Foreclosure Prevention Workshop Scheduled for Will County residents Officials will be in attendance to provide assistance State senators Jennifer Bertino-Tarrant, D-Shorewood, and Pat McGuire, D-Joliet, will host a foreclosure prevention workshop from 9 a.m. to 1 p.m. Saturday, Oct. 26, at Lewis University, Building 11 (One University Pkwy, Romeoville. State representatives Natalie Manley, D-Joliet, Tom Cross, R-Plainfield, Larry Walsh Jr., D-Elwood, and Emily McAsey, D-Romeoville, will be cohosting the event. The Illinois Foreclosure Prevention Network coordinates this effort with the Illinois Department of Financial and Professional Regulation and the Illinois Department of Employment Security in

Homeowners interested in attending the event should bring the following documentation in order for IMRP to best serve them: • Budget of household expenses • Documentation of other income • Two months of recent bank statements • Recent Utility Bill • Profit/Loss, if self-employed • Mortgage Statement • 2010 & 2011 W-2 & tax return • Copy of rental agreement, if necessary • 2 months of recent paystubs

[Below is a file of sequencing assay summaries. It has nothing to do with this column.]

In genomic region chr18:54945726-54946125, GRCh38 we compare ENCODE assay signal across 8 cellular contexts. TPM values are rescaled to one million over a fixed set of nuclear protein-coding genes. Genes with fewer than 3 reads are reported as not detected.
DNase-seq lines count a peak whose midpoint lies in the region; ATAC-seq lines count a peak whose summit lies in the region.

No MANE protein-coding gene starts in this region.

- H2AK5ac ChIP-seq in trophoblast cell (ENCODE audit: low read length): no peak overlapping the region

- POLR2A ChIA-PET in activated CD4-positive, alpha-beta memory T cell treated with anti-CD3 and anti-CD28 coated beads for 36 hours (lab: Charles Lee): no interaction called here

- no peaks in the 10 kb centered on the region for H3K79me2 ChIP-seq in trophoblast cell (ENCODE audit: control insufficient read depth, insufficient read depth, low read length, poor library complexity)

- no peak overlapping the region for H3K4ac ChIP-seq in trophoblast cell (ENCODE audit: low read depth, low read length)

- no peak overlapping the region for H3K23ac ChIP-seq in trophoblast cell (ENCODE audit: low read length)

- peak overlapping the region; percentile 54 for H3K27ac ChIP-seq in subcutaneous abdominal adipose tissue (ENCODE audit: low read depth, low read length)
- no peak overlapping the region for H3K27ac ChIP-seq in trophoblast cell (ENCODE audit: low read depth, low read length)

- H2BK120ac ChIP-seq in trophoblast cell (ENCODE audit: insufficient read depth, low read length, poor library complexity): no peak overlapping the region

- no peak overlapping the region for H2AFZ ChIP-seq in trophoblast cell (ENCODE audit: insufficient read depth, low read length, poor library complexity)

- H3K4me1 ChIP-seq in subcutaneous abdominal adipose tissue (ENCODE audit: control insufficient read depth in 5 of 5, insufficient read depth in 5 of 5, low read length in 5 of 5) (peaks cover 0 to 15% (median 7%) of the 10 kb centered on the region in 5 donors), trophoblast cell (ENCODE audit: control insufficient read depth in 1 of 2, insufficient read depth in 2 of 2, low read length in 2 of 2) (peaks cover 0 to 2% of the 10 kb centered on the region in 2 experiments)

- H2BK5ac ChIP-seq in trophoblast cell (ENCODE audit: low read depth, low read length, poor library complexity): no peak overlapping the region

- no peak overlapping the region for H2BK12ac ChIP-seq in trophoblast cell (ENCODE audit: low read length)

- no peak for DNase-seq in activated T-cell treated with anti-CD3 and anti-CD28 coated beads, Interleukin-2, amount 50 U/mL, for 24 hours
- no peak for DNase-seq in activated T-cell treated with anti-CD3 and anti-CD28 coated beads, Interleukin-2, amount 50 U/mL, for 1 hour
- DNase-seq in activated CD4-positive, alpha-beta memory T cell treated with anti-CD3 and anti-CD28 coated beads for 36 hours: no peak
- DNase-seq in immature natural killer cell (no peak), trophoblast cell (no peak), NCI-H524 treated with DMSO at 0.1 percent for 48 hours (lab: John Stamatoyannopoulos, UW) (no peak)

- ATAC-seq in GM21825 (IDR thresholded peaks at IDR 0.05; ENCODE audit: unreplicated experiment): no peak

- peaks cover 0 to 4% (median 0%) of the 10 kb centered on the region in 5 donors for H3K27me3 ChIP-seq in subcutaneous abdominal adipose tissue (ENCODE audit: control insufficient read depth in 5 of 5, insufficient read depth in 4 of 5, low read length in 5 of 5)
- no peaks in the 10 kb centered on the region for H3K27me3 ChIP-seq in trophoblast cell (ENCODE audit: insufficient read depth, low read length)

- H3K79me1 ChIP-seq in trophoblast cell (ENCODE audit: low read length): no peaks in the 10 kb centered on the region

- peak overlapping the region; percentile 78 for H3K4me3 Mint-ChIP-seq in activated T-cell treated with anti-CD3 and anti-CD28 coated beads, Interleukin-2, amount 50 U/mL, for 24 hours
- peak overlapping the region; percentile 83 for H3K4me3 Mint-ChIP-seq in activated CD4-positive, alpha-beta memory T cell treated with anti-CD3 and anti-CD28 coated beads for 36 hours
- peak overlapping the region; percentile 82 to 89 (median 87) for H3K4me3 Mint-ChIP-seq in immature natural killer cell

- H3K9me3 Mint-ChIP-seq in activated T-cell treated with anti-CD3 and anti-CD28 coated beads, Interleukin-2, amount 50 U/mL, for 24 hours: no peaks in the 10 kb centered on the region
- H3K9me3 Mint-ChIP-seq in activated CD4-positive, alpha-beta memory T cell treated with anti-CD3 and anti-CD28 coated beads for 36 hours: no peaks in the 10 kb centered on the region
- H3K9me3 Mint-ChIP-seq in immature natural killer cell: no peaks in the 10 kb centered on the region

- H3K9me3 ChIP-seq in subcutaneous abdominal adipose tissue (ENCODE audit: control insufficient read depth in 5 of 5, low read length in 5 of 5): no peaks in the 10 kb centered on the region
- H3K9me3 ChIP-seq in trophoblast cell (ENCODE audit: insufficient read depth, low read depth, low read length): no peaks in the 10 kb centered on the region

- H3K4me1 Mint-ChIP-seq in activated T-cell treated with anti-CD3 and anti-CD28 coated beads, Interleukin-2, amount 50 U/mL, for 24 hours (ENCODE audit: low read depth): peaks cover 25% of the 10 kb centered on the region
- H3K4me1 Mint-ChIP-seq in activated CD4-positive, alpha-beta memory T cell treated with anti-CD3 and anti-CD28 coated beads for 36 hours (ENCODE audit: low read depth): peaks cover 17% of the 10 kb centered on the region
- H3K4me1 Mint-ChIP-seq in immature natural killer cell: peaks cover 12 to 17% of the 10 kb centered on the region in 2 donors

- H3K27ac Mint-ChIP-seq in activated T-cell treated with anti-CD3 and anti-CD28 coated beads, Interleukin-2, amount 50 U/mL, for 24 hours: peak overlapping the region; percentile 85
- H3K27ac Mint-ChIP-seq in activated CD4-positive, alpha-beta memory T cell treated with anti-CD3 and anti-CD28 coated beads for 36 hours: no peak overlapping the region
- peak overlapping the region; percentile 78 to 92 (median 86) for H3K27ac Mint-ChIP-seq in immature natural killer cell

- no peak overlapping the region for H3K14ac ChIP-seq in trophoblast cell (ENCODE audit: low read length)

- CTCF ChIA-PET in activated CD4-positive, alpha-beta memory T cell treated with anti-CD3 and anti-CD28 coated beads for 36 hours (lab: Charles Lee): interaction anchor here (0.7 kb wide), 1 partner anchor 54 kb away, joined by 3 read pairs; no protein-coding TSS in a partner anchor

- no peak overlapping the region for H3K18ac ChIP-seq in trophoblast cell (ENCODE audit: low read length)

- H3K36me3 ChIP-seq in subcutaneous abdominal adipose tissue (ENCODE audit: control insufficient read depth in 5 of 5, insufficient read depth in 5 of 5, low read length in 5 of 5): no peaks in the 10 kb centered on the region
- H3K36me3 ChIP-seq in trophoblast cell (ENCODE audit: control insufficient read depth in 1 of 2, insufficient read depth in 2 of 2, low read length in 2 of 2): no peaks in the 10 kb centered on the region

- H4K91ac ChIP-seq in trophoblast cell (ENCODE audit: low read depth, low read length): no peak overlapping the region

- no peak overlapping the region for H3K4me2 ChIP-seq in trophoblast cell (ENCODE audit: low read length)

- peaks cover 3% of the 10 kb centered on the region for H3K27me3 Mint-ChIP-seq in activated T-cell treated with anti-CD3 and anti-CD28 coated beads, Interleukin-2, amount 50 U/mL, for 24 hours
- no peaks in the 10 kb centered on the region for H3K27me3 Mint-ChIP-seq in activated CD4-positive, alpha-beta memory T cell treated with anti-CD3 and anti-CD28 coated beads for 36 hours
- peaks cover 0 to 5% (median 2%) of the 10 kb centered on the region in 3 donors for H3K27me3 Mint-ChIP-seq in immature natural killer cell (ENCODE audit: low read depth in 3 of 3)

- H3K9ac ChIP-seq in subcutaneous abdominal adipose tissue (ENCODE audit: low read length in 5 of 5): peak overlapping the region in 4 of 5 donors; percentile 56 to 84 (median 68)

order to provide a vast array of resources available at these workshops. To register in advance for the event,for more information or to receive immediate foreclosure

prevention assistance, call IDFPR’s toll-free consumer hotline (800) 532-8785 during regular business hours or visit or www.ihda. org.





Police Blotter


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The following items were compiled from the official reports of the Joliet Police Department. Appearing in the police blotter does not constitute a finding of guilt, only a court of law can make that determination.